Story: Jaws starts as when a college student goes missing, Chief Brody (Scheider) believes it to be a shark attack and wants to close the beaches, but the Mayor (Hamilton) refuses to allow it, when the shark takes another victim, the town becomes a panic after a reward is put forward.

Quint (Shaw) offers to rid the town of the shark, but for a price, but random hunters from around America turn up to try and capture the shark. Marr Hooper (Dreyfuss) arrives in town to help with the higher level of knowledge even understand the species of shark behind it.

With July 4th around the corner Chief Brody must battle the mayor on whether to keep the beaches open until the latest appearance leaves Brody, Quint and Matt needing to hunt down the great white.

 

Thoughts on Jaws

 

Characters – Chief Brody is the police on the island, he is afraid of the water, he does want to do the right thing and close the beaches, but doesn’t get the support from the mayor, he must work on his fears to hunt down the shark. Quint is an expert hunter, he offers to kill the shark for a higher target, an outsider in society, a drunk, blunt with anyone he doesn’t like, which is most people. Matt Hooper is the expert that comes down to identify which shark species could be feeding off the shores, he knows his sharks and the danger, habits they possess.

PerformancesRoy Scheider is great in the leading role because he needs to be the fear between the three men, while also being the authority. Robert Shaw as the outsider works well, he makes us believe he is an outsider with each action. Richard Dreyfuss is great too which does complete the chemistry the three lead men need for the second half of the film.

StoryThe story follows a tourist island which finds itself being targeted by a shark, wanting to treat it as the new feeding ground. We follow the three different characters, from different fields that must work together to rid the waters of the shark before the tourist industry is ruined for the residents. This is a simple story to follow which is good because that is what it needs to be, it bottles down to needing to deal with a problem the quickest way possible.

AdventureThe adventure side of the film shows the three needing to work together to take on the shark, roaming the waters.

SettingsThe film keeps the settings simple, we have the land island surrounded by water which because the hunting ground of the shark, this could be any water related resort.

Special EffectsThis is where Spielberg became an icon, he knows how to handle the need for the use of effects, which is used only when required.


Scene of the Movie –
Bigger boat.

That Moment That Annoyed Me Mayor power.

Final ThoughtsThis is always going to go own as one of thee greatest movies of all time, still feeling timeless which is what we like in our movies, the simple story works and the use of music adds to the tension throughout the film.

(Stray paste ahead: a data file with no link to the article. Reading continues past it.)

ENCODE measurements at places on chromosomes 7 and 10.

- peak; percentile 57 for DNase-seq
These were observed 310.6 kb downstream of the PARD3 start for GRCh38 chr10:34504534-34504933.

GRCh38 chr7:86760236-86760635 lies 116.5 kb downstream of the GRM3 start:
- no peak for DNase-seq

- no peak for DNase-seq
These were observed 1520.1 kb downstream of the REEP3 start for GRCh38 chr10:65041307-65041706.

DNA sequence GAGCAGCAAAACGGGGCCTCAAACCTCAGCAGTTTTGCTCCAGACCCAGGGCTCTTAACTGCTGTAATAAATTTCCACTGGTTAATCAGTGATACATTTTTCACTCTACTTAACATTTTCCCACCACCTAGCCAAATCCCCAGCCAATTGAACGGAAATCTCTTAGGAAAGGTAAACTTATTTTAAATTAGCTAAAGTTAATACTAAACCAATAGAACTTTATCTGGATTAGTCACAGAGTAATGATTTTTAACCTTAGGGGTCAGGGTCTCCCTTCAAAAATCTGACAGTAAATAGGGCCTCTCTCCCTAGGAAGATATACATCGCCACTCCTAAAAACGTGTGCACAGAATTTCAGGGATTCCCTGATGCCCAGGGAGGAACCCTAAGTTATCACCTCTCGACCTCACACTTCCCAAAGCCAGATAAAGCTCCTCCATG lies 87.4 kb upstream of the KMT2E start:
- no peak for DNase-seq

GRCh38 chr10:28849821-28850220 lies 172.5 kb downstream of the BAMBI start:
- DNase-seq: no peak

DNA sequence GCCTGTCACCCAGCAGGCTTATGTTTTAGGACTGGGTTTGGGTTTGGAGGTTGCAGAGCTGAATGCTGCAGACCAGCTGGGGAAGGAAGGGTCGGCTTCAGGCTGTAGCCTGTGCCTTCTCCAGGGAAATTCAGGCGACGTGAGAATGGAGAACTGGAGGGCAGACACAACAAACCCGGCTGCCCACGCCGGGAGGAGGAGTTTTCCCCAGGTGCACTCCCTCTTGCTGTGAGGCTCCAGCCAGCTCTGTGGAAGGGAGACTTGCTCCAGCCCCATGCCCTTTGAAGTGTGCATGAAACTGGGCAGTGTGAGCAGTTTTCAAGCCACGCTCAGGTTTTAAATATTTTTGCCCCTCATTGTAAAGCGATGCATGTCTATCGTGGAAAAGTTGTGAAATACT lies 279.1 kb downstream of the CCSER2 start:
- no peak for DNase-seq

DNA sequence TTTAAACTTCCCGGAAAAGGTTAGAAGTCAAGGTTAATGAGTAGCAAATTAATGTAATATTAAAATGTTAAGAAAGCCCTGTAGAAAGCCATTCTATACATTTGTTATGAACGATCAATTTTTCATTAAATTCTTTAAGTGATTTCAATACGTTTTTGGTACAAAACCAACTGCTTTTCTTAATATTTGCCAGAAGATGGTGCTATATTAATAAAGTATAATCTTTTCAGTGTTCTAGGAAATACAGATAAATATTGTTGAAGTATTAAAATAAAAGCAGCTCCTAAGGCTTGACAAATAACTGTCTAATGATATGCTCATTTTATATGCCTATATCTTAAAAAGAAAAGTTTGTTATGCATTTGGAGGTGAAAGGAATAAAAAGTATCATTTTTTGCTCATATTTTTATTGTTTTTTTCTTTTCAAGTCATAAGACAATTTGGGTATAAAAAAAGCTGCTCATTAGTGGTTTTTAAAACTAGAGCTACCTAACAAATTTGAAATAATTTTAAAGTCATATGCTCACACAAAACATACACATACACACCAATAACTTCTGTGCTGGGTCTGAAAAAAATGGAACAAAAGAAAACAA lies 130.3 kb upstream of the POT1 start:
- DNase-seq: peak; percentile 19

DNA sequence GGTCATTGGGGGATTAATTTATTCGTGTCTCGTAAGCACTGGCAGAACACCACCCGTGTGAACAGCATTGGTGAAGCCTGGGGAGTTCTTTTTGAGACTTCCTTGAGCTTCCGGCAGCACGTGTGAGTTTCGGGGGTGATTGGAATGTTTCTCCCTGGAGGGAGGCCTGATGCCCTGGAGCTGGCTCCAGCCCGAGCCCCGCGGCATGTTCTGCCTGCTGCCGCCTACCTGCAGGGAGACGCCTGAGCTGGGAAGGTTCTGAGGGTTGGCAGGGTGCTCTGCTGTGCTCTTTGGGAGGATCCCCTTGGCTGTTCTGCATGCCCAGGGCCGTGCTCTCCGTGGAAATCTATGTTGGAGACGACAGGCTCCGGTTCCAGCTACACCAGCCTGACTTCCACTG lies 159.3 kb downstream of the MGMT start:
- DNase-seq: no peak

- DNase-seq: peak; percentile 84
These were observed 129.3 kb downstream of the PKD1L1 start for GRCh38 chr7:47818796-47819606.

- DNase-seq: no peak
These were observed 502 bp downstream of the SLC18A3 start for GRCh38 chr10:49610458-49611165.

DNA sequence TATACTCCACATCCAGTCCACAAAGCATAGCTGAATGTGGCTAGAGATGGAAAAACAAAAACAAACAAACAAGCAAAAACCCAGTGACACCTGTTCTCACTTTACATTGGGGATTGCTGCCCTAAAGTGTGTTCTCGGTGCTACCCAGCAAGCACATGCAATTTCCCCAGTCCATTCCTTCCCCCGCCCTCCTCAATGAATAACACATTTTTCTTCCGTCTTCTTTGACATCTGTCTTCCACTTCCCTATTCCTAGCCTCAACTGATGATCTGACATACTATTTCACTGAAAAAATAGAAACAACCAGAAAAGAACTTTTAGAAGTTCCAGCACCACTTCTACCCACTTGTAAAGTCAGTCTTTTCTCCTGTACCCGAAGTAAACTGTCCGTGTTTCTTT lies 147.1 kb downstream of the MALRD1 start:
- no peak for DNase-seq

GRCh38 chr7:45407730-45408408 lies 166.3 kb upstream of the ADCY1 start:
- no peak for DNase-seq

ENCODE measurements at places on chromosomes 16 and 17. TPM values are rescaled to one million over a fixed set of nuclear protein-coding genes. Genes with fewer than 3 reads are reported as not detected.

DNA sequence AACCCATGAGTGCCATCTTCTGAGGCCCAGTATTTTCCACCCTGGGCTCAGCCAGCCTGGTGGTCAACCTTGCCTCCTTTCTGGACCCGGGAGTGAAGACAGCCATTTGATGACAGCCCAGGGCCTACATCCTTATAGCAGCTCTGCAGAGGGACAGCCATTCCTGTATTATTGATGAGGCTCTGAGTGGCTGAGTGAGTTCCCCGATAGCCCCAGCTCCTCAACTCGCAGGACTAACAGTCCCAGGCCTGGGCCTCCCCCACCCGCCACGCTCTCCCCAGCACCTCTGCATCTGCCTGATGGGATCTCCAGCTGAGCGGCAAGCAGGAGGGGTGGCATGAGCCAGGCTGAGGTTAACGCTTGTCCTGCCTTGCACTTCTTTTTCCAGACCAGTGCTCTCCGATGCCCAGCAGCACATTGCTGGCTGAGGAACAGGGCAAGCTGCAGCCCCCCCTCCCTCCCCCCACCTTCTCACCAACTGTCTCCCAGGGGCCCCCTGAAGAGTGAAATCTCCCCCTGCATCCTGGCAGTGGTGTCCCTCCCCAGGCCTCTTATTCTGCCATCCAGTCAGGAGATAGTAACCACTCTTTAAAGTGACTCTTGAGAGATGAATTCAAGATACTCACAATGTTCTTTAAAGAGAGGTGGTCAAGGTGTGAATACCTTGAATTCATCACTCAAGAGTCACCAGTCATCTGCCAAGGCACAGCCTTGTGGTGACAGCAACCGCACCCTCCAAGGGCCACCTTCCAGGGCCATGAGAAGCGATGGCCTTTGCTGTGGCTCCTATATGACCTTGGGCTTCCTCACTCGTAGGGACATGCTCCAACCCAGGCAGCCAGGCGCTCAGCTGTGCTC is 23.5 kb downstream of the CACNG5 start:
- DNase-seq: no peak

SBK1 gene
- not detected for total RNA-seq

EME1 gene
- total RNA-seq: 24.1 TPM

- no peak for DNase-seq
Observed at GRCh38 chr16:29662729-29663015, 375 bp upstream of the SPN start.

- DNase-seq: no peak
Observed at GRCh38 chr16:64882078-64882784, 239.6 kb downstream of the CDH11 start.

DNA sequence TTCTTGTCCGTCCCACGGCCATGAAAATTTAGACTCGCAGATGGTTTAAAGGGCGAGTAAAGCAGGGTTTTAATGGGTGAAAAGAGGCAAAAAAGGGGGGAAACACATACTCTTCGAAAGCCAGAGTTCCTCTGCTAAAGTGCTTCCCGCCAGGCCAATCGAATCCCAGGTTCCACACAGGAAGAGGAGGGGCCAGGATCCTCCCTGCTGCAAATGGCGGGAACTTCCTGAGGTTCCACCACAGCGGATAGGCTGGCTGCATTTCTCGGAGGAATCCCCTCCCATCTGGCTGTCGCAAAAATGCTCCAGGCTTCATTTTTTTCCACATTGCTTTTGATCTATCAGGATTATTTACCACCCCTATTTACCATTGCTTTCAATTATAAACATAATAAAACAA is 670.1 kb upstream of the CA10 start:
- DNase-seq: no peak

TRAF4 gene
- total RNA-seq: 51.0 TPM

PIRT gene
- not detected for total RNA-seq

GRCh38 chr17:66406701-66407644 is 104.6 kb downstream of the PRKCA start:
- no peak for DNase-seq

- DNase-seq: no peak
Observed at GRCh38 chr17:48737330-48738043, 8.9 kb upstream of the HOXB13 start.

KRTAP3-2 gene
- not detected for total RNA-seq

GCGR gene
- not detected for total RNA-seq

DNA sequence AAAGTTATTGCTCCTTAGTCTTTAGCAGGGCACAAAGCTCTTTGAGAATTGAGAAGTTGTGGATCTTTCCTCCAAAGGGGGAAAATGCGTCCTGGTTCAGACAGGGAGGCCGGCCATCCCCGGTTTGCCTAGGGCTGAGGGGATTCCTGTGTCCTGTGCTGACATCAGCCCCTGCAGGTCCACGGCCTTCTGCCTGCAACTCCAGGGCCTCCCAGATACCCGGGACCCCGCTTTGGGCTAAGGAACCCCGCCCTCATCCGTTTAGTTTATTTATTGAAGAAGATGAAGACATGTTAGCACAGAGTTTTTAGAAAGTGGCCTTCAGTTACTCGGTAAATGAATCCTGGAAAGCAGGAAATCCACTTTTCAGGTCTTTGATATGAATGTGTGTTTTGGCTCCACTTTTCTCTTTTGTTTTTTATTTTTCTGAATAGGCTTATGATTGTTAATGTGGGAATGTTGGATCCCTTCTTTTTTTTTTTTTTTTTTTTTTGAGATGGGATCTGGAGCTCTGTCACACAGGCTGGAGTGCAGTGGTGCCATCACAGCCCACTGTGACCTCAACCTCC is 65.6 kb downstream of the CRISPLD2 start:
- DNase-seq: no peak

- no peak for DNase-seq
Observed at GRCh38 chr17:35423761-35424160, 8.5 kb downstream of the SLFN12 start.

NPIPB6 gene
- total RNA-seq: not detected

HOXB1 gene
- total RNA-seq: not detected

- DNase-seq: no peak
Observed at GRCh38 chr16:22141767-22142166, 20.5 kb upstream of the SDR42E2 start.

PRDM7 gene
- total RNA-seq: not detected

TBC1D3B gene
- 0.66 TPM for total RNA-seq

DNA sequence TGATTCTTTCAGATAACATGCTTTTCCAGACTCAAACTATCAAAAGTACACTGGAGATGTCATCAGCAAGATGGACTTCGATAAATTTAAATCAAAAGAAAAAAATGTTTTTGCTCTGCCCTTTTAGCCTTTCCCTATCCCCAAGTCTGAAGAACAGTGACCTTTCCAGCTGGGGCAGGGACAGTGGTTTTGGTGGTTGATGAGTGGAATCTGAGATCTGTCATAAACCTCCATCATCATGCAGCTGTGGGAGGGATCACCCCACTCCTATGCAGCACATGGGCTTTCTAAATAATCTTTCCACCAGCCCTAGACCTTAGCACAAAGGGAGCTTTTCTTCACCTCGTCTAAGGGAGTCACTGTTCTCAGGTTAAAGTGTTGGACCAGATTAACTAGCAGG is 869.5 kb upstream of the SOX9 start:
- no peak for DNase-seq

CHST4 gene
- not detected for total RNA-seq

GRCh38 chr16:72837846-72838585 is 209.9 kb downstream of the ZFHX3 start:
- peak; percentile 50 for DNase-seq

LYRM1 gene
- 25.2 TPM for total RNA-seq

Overall: Wonderful thriller.

Rating

 

 

Franchise Weekend – The French Connection (1971)

frenchDirector: William Friedkin

Writer: Ernest Tidyman (Screenplay) Robin Moore (Book)

Starring: Gene Hackman, Fernando Rey, Roy Scheider, Tony Lo Bianco, Marcel Bozzuffi

 

Plot: A pair of NYC cops in the Narcotics Bureau stumble onto a drug smuggling job with a French connection.

 

There may be spoilers the rest of the review

 

Verdict: True Classic

 

Story: The French Connection starts by establishing Jimmy Doyle (Hackman) and Buddy Russo (Scheider) as rough and tough cops, we also get to see the criminal enterprise in France run by Alain Charnier (Rey) and just how they will never leave a loose end.

As Doyle and Russo enter into one of their games of following what seems like a nobody in Sal Boca (Lo Bianco) they discover he is too clean leading to them to investigate him uncovering themselves a criminal activity going on unlike anything they have come up against before.

The French Connection brings us into the original feel of what a cat and mouse type chase would be between cops and criminals. Yes that does make it very simple as we do get to learn the vices of all the characters while uncovering the truth about them. We also get to see how investigation were done before everything was computerised with real leg work which creates the multiple chases that bring you to the edge of your seat throughout.

 

Actor Review

 

Gene Hackman: Jimmy Doyle is the nonsense cop who will push all the boundaries while on the job to get answers. He stumbles upon an international drug deal going on and along with his partner has to watch over the potential suspects involved in the deal. Gene gives a great performance in this leading role showing pure determination throughout.doyle

Fernando Rey: Alain is the leader of the criminal syndicate from France who has come to America to complete on big deal, he enters into a cat and mouse game with Doyle which he seems to have the upper hand on. Fernando is good in this role thinking he always has the upper hand over Doyle.

Roy Scheider: Buddy Russo is the partner of Doyle, he comes off as the slightly more responsible one of the two and when it comes to good cop bad cop he will fill in as good cop. Roy does well in this supporting role letting Hackman take the centre stage without being just a standard backup character.

Tony Lo Bianco: Sal Boca is the man trying to get the deal done from the American side of things, it is him that grabs the attention of Doyle starting off the epic game of cat and mouse between the sides. Tony is good in this role with his extra swagger in his movements.

Support Cast: The French Connection has good supporting cast even if the characters are ones you would have come familiar with in the genre.

Director Review: William FriedkinWilliam gives us one of the film that has stood the test of time and will always be one of the benchmarks for great crime thrillers.

 

Action: The French Connection has great action scenes with the famous car chasing down the train being the highlight of the whole film.

Crime: The French Connection puts us into the middle of a crime world with one deal taking place but filled with secrets.

Thriller: The French Connection does keep us guessing to what will happen next throughout.

Settings: The French Connection uses the settings of New York to bring the action to closer rather than on the open roads.

Suggestion: The French Connection is one I think most people should have seen at least once through the life span. (Watch)

 

Best Part: Car, train chase.

Worst Part: Cliff-hanger ending is slightly frustrating now.

 

Believability: No

Chances of Tears: No

Chances of Sequel: Yes

Post Credits Scene: No

 

Oscar Chances: Won 5 Oscars including Best Picture, Best Actor and Best Director

Budget: $1,8 Million

Runtime: 1 Hour 44 Minutes

Tagline: Doyle is bad news – but a good cop.

Trivia: The car crash during the chase sequence, at the intersection of Stillwell Ave. and 86th St., was unplanned and was included because of its realism. The man whose car was hit had just left his house a few blocks from the intersection to go to work and was unaware that a car chase was being filmed. The producers later paid the bill for the repairs to his car.

 

Overall: Classic that will forever be one of the best

Ratingcard